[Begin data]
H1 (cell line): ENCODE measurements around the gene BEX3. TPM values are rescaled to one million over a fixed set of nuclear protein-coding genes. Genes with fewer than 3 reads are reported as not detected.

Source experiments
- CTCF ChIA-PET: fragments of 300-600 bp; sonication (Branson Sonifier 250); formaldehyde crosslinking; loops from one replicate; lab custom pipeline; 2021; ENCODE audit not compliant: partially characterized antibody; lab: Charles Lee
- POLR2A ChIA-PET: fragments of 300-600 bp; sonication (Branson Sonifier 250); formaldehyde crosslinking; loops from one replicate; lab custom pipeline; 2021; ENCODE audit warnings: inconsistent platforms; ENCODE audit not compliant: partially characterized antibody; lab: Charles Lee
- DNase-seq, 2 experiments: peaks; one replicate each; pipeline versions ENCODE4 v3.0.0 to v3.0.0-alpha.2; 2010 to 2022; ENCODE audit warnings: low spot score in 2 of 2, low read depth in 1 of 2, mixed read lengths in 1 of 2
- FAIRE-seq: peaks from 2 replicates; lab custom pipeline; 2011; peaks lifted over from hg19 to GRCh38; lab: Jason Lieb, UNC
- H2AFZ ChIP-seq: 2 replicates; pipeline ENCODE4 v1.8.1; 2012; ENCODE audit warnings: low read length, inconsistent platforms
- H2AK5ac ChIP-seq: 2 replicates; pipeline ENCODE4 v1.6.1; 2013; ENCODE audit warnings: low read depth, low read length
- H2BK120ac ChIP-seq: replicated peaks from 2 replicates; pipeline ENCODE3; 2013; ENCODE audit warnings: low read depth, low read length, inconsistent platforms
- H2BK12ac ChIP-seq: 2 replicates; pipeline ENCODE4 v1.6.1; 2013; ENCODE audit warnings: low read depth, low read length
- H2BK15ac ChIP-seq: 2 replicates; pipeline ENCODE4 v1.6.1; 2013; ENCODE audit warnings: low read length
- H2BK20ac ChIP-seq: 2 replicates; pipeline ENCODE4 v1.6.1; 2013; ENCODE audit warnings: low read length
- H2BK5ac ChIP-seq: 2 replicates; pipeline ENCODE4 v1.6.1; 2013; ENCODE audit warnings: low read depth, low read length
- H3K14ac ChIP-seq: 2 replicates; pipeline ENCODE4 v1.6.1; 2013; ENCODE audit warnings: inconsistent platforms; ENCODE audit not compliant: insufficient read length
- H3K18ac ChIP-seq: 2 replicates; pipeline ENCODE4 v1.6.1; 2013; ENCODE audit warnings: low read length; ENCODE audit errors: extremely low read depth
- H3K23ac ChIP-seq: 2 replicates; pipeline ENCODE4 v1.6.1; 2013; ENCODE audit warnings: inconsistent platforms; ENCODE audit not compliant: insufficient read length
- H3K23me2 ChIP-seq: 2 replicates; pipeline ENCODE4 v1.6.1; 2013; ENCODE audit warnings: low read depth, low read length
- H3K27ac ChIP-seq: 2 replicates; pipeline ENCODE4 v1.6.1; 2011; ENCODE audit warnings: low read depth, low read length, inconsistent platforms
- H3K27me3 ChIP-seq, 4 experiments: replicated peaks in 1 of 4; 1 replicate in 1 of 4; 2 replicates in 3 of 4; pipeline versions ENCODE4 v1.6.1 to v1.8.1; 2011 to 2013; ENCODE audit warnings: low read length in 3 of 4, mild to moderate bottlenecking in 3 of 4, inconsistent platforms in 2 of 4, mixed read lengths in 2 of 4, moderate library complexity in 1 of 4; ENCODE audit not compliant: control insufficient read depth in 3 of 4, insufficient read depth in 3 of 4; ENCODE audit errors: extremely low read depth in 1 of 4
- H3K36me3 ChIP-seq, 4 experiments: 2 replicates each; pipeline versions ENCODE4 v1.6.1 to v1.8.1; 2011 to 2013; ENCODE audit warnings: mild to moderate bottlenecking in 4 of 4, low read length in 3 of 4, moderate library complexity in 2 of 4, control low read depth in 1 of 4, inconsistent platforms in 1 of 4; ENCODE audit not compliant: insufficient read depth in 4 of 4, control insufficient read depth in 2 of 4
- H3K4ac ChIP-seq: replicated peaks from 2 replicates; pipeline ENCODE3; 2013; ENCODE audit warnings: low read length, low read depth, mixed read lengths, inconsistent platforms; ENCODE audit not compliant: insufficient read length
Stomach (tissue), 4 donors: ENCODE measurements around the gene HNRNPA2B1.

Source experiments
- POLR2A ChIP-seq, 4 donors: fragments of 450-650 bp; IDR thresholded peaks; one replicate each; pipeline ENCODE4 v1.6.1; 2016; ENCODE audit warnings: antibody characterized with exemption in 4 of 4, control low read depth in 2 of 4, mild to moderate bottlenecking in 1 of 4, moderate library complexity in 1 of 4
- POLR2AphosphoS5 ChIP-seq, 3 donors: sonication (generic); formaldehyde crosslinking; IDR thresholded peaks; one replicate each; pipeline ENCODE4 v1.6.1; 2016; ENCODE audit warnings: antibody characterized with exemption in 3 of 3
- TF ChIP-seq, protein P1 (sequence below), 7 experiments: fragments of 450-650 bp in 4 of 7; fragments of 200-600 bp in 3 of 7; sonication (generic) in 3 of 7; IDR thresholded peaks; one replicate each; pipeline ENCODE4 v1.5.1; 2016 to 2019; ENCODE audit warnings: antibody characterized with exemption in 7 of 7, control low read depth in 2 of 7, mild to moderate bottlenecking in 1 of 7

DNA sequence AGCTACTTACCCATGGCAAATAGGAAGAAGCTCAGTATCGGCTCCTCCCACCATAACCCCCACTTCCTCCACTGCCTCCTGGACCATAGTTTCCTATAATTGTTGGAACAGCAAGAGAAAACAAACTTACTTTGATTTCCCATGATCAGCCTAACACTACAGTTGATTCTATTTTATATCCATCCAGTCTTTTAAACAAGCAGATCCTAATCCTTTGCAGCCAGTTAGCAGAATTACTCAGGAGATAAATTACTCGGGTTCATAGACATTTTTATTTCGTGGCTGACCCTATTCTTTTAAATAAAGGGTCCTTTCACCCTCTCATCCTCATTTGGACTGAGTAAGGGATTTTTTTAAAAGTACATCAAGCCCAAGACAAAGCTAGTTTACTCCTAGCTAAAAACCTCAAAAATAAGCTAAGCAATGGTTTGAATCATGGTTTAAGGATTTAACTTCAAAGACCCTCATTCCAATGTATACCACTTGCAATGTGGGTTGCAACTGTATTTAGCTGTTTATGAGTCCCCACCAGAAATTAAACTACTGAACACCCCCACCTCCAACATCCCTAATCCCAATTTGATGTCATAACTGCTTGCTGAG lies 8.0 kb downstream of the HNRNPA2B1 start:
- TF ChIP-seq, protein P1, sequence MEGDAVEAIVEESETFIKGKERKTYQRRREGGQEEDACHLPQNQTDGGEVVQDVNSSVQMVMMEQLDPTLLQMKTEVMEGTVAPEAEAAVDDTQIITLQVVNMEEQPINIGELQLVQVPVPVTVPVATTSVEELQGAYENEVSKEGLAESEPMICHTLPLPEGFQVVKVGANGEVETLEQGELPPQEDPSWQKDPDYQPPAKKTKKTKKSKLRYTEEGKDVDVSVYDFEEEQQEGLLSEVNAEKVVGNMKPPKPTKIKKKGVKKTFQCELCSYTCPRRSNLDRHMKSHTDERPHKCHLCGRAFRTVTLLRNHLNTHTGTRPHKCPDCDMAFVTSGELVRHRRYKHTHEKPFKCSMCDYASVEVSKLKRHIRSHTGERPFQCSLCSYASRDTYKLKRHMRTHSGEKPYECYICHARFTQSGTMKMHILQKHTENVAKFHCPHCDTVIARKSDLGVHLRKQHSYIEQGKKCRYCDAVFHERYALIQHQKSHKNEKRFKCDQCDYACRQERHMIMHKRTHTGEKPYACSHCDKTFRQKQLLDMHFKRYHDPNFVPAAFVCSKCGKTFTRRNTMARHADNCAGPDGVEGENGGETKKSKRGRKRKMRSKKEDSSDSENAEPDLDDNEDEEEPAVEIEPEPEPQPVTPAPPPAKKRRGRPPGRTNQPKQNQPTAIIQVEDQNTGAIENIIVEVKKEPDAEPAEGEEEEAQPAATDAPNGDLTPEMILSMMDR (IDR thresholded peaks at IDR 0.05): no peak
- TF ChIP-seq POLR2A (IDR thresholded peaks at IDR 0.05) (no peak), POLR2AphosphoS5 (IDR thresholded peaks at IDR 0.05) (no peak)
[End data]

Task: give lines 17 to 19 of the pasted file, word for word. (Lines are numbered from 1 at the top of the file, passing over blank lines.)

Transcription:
- H3K23me2 ChIP-seq: 2 replicates; pipeline ENCODE4 v1.6.1; 2013; ENCODE audit warnings: low read depth, low read length
- H3K27ac ChIP-seq: 2 replicates; pipeline ENCODE4 v1.6.1; 2011; ENCODE audit warnings: low read depth, low read length, inconsistent platforms
- H3K27me3 ChIP-seq, 4 experiments: replicated peaks in 1 of 4; 1 replicate in 1 of 4; 2 replicates in 3 of 4; pipeline versions ENCODE4 v1.6.1 to v1.8.1; 2011 to 2013; ENCODE audit warnings: low read length in 3 of 4, mild to moderate bottlenecking in 3 of 4, inconsistent platforms in 2 of 4, mixed read lengths in 2 of 4, moderate library complexity in 1 of 4; ENCODE audit not compliant: control insufficient read depth in 3 of 4, insufficient read depth in 3 of 4; ENCODE audit errors: extremely low read depth in 1 of 4